surface tension, tendency of liquids to reduce their exposed surface to the smallest possible area. A drop of water, for example, tends to assume the shape of a sphere. The phenomenon is attributed to cohesion, the attractive forces acting between the molecules of the liquid (see adhesion and cohesion). The molecules within the liquid are attracted equally from all sides, but those near the surface experience unequal attractions and thus are drawn toward the center of the liquid mass by this net force. The surface then appears to act like an extremely thin membrane, and the small volume of water that makes up a drop assumes the shape of a sphere, held constant when an equilibrium between the internal pressure and that due to surface tension is reached. Because of surface tension, various small insects are able to skate across the surface of a pond, objects of greater density than water can be made to float, and molten lead when dropped into a cool liquid forms suddenly into shot. See capillarity.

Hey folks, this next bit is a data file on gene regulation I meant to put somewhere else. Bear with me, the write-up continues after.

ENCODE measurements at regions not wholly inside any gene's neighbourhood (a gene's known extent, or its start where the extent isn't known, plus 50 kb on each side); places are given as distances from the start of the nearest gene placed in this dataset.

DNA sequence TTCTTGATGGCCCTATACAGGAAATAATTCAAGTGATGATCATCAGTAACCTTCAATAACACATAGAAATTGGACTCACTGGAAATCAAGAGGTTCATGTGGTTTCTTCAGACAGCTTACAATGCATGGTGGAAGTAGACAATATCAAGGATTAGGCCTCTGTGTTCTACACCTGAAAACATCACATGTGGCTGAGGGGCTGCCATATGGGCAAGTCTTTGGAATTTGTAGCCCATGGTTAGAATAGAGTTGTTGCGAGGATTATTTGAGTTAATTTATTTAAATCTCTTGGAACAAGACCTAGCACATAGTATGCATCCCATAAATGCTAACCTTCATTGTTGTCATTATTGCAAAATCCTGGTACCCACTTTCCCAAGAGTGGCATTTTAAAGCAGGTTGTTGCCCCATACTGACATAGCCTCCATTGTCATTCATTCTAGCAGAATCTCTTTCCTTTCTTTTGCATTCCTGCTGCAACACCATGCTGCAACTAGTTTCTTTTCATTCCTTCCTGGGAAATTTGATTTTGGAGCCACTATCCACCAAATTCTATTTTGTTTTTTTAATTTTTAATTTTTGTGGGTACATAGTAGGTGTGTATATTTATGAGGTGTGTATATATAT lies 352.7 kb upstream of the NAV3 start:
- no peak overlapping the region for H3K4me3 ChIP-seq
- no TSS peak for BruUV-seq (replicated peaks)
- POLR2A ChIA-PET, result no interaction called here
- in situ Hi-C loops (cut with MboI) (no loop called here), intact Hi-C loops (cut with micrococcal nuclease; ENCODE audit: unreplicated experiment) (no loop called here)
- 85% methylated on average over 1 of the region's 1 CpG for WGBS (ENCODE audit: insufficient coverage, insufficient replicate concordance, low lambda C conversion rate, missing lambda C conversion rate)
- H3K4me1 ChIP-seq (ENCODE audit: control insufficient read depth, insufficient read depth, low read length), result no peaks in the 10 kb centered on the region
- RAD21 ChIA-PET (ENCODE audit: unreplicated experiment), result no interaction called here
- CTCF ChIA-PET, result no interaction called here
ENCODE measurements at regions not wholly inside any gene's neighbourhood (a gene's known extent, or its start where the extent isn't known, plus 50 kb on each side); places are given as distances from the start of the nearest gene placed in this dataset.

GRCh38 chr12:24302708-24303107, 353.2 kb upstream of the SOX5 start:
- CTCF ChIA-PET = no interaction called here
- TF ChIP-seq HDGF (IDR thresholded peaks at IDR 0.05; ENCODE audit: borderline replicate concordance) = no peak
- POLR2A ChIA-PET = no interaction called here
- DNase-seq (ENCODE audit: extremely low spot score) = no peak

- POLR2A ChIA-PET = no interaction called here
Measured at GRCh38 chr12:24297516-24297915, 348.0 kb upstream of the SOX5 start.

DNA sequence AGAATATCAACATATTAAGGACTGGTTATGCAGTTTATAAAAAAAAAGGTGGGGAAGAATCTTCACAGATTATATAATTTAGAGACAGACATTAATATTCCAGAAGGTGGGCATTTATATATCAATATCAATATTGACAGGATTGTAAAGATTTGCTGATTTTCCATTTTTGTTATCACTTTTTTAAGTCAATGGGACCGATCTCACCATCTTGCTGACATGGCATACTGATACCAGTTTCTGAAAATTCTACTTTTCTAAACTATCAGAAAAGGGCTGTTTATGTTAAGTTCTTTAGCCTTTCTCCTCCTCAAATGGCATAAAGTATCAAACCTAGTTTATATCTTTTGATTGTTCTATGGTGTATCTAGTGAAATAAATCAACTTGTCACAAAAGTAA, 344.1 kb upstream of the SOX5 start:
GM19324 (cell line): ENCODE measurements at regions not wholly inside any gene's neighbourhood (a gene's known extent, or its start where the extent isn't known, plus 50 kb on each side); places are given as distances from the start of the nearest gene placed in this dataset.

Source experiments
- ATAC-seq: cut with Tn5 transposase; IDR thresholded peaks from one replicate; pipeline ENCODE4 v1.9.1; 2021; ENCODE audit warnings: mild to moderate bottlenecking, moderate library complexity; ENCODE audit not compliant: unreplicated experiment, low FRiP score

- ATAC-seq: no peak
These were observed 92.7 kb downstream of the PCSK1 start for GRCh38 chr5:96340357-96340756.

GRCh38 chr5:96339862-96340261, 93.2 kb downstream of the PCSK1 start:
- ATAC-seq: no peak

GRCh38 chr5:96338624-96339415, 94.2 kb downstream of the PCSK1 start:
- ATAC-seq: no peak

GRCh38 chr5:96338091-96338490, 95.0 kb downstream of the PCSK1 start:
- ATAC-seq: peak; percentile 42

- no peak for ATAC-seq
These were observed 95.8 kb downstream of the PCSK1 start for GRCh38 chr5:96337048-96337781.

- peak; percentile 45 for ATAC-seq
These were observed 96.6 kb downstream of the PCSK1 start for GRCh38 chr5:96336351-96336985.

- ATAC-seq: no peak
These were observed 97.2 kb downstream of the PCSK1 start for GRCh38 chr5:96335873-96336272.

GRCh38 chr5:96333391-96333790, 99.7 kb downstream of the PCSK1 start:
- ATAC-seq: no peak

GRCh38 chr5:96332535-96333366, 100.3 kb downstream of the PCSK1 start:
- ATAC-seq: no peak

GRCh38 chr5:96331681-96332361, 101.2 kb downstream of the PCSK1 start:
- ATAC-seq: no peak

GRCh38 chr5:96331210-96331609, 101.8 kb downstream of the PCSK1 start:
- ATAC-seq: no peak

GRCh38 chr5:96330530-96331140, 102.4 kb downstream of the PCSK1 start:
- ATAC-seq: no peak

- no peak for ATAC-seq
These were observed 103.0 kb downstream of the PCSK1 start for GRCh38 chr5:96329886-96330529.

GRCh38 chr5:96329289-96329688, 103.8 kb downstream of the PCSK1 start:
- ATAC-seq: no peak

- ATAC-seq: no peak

The Columbia Electronic Encyclopedia, 6th ed. Copyright © 2012, Columbia University Press. All rights reserved.